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Washington Square Park

The Daily Plant : Wednesday, May 23, 2001


Photo by Malcolm (Cinema) Pinckney

If, in 1952, City Hall, the Board of Estimate, New York University, and elected officials had had their way, cars, motorcycles, and buses would be running through Washington Square Park. There'd be giant car wheels instead of roller skate and bicycle wheels. Car horns would drown out bird song, and fumes would mask the smell of blossoms. Kids would walk ten minutes more to find big parks and well equipped playgrounds. Students would have a campus green sliced up into slivers. There would be altogether less chess playing and street performing, less green, and more traffic if they'd had their way. But they didn't. Someone else had her way. Shirley (Resistance) Hayes led the campaign to "Save the Square" in the early 1950s and she succeeded. Thanks to her campaign, Washington Square Park is and will remain a whole park open to people, closed to cars.

On Tuesday, May 22, Parks honored Ms. Hayes by unveiling an historical sign that tells of her fight. Adrian (A-Train) Benepe, Manhattan Borough Commissioner; Anthony (Vesuvio) Dapolito of Community Board 2, and the guest of honor's four sons Dennis, Timothy, Christopher, and Kerry stood by Shirley Hayes' side at the event. From the new sign, visitors will learn that Washington Square Park was rescued by community members who used it and knew it intimately. Shirley Hayes led her campaign as a savvy citizen and a mother of four children-Dennis, Timothy, Christopher, and Kerry. She and her neighbors protected the park because they knew it was valuable. They knew it was valuable because they used it themselves. The story of Shirley Hayes and Washington Square Park is the story of a park user becoming a park advocate.

Fans of Washington Square Park may be interested to know that the Berry Hill Gallery, located at 11 East 70th street is now curating an exhibit of the art of Washington Square Park. Proceeds from their opening tonight will benefit the restoration of the Washington Square Arch.


150 years ago, Far Rockaway was a natural habitat for beachside plants. Sixty years ago, it was a popular seaside vacation colony. Today, the Greenstreets program is linking these two historic periods in their designs for new greenstreets.

In the summer of 2000 the Beachside Bungalow Preservation Association in Far Rockaway asked the Greenstreets office to help them rejuvenate their community, by planting a greenstreet around their neighborhood welcome sign. At that time, the site was covered with litter and weeds, and the surrounding fence, built from old ship parts, had deteriorated.

Greenstreets swooped in like emerald-avengers. By the time they were finished, the site was completely transformed. From the litter and weeds sprung Phlaris grass, Bar Harbor Juniper, and Rosa Rogusa. The sign was repainted a nautical gray and the fence repainted too.

This summer, pedestrians, cyclists, and motorists will enjoy the seaside greenstreets as they travel down Seagirt Boulevard. Six new plantings there will entice them to reflect on the unique beachside environment. Each greenstreet will be planted with native Amelanchier trees planted on berms to simulate dunes. Phlaris grass will blow in the sea breeze, and the sword-like Yucca plant will border the sites, forming a natural fence. These new greenstreets, designed to complement each other and the surrounding landscape, will make exciting additions to the 39 greenstreets that currently thrive in Far Rockaway.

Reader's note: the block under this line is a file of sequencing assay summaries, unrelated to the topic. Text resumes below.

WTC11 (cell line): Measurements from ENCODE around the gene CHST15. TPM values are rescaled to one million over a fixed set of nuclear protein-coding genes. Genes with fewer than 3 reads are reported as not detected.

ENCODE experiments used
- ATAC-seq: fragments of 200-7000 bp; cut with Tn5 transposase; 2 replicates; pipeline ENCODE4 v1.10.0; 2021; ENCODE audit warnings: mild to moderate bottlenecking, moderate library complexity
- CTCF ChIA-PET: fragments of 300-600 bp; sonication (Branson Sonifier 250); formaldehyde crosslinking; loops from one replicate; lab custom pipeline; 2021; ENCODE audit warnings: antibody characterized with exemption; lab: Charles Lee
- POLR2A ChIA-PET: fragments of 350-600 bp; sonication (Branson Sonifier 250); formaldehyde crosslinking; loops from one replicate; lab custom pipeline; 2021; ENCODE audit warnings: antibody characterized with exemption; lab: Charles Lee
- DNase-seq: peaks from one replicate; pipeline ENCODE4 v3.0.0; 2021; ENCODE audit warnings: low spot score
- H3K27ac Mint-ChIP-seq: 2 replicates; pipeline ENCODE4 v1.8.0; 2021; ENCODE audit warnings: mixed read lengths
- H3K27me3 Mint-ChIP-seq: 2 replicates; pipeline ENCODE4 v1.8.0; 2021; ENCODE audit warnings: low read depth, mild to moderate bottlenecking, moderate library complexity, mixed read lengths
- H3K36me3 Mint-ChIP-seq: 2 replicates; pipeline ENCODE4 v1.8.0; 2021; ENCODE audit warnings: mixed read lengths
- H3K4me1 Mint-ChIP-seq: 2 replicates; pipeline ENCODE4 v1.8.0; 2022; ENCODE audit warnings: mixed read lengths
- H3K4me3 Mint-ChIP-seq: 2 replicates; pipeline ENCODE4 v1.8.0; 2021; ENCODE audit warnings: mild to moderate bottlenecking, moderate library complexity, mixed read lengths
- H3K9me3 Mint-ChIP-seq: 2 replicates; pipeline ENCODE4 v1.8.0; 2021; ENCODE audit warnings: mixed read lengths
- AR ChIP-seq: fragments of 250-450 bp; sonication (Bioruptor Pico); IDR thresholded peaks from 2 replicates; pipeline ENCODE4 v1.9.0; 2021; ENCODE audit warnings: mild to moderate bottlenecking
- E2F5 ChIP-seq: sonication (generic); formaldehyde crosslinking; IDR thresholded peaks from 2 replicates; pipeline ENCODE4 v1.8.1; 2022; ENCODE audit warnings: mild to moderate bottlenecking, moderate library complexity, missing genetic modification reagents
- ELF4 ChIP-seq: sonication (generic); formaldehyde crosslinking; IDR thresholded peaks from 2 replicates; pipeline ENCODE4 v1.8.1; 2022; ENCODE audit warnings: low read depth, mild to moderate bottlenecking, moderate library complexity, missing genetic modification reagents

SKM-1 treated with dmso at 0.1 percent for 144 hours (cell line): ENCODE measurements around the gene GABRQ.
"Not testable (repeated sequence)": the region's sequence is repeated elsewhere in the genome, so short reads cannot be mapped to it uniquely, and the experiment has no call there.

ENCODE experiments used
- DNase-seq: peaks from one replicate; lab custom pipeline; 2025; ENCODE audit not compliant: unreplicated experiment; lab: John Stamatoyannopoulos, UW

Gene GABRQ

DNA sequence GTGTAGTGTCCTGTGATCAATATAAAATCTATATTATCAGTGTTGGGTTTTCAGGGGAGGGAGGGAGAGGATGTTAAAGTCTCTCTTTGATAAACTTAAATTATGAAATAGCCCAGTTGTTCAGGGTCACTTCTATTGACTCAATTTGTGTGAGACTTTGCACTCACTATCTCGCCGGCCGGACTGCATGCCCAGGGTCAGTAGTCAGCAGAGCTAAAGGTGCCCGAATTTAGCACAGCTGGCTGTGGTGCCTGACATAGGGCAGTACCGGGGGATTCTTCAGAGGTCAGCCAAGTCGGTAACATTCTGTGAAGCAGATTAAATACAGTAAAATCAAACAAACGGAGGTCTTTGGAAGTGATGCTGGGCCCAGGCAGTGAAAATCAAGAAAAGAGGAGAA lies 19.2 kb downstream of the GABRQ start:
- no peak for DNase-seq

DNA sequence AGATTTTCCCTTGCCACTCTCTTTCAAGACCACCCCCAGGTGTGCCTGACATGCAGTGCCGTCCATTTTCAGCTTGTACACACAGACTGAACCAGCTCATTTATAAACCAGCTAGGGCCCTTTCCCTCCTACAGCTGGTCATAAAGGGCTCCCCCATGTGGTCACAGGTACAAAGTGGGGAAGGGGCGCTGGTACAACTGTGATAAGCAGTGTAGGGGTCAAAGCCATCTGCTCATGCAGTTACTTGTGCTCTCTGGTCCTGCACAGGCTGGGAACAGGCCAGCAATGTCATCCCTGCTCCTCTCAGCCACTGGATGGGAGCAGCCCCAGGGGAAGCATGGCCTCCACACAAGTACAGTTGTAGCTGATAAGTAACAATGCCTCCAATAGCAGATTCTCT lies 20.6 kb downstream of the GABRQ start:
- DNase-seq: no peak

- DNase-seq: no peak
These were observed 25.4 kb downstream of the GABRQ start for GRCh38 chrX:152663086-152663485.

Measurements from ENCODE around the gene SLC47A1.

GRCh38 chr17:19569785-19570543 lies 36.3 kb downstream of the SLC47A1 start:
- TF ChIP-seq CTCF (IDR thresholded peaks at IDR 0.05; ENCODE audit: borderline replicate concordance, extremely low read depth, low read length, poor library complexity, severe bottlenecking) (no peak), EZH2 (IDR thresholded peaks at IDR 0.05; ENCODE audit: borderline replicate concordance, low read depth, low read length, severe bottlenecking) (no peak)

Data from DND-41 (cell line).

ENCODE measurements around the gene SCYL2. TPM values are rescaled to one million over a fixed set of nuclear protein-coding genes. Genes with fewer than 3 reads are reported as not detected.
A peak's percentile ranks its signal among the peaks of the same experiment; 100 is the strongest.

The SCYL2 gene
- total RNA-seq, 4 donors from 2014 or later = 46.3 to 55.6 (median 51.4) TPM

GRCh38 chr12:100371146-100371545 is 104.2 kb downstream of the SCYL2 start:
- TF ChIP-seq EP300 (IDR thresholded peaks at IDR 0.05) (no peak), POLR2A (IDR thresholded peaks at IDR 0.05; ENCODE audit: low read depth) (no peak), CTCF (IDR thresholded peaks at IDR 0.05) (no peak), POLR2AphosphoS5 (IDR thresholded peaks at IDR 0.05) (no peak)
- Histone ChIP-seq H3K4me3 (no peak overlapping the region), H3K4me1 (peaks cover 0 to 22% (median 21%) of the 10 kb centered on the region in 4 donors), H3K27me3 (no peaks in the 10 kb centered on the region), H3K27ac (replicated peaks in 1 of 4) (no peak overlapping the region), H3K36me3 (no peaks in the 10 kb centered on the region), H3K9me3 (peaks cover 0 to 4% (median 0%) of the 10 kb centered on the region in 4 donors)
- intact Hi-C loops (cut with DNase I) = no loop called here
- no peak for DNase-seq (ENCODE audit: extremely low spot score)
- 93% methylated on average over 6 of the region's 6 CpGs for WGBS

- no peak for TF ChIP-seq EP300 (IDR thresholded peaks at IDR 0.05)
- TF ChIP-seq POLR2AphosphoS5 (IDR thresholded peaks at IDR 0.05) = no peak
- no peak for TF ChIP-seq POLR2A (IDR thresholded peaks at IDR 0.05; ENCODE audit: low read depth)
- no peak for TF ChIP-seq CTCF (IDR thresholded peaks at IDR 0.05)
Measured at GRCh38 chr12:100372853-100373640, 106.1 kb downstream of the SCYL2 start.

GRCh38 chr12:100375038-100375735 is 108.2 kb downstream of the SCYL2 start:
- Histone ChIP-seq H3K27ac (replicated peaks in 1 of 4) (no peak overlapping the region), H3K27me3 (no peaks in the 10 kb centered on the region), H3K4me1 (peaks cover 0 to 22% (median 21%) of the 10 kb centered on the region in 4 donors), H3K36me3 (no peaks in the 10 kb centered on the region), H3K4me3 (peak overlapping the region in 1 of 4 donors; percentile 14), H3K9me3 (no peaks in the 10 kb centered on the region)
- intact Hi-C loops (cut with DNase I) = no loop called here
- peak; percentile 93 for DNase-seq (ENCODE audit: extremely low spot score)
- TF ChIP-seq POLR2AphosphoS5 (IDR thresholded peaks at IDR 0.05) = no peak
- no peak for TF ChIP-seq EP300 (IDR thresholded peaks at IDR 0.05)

By Peter (Seagirt) Kelly


Come hear the next Parks presentation in a lecture series hosted by the Municipal Engineers Society. Stacy (Tigress) Sonnenberg, Chief of Technical Services, will deliver a talk entitled Cooperative Engineering: The Complex Relationship between Engineering, Maintenance, and Operations. You can attend this free event Wednesday, May 23 at the Surrogates Court in lower Manhattan: 31 Chambers Street, 5th floor. The lecture will begin at 5:30 p.m. For more information, please contact Nicole (Luna) Clare at (718) 760-6942.

(Wednesday, May 25, 1988)


Hundreds of local residents, Parks lifeguards, schoolchildren, members of the Polar Bear Club, a snake charmer and tattooed man joined Mayor Edward I. Koch, Commissioner Stern and Councilmember Sam Horowitz at Coney Island Beach in Brooklyn yesterday to mark the 50th anniversary of Coney Island becoming a city park. A week before New York City's six public beaches officially open on Memorial Day weekend, the gala highlighted the legendary past, lively present and bright future of "America's Playground."


"I think of a hero as someone who understands the degree of responsibility that comes with his freedom."

Bob Dylan (b. 1941)

Directions to Washington Square Park

Know Before You Go

ParkWashington Square Park

NYC Parks is currently undergoing a thorough inspection of all trees in Washington Square Park. The last inspection occurred roughly two years ago and immediate hazards were identified and resolved. As of August 8, our Manhattan Forestry unit will be pruning approximately 270 trees over several days. Additionally, there will be one removal of a 32-inch pin oak with root rot in the northwest section of the park to ensure public safety.

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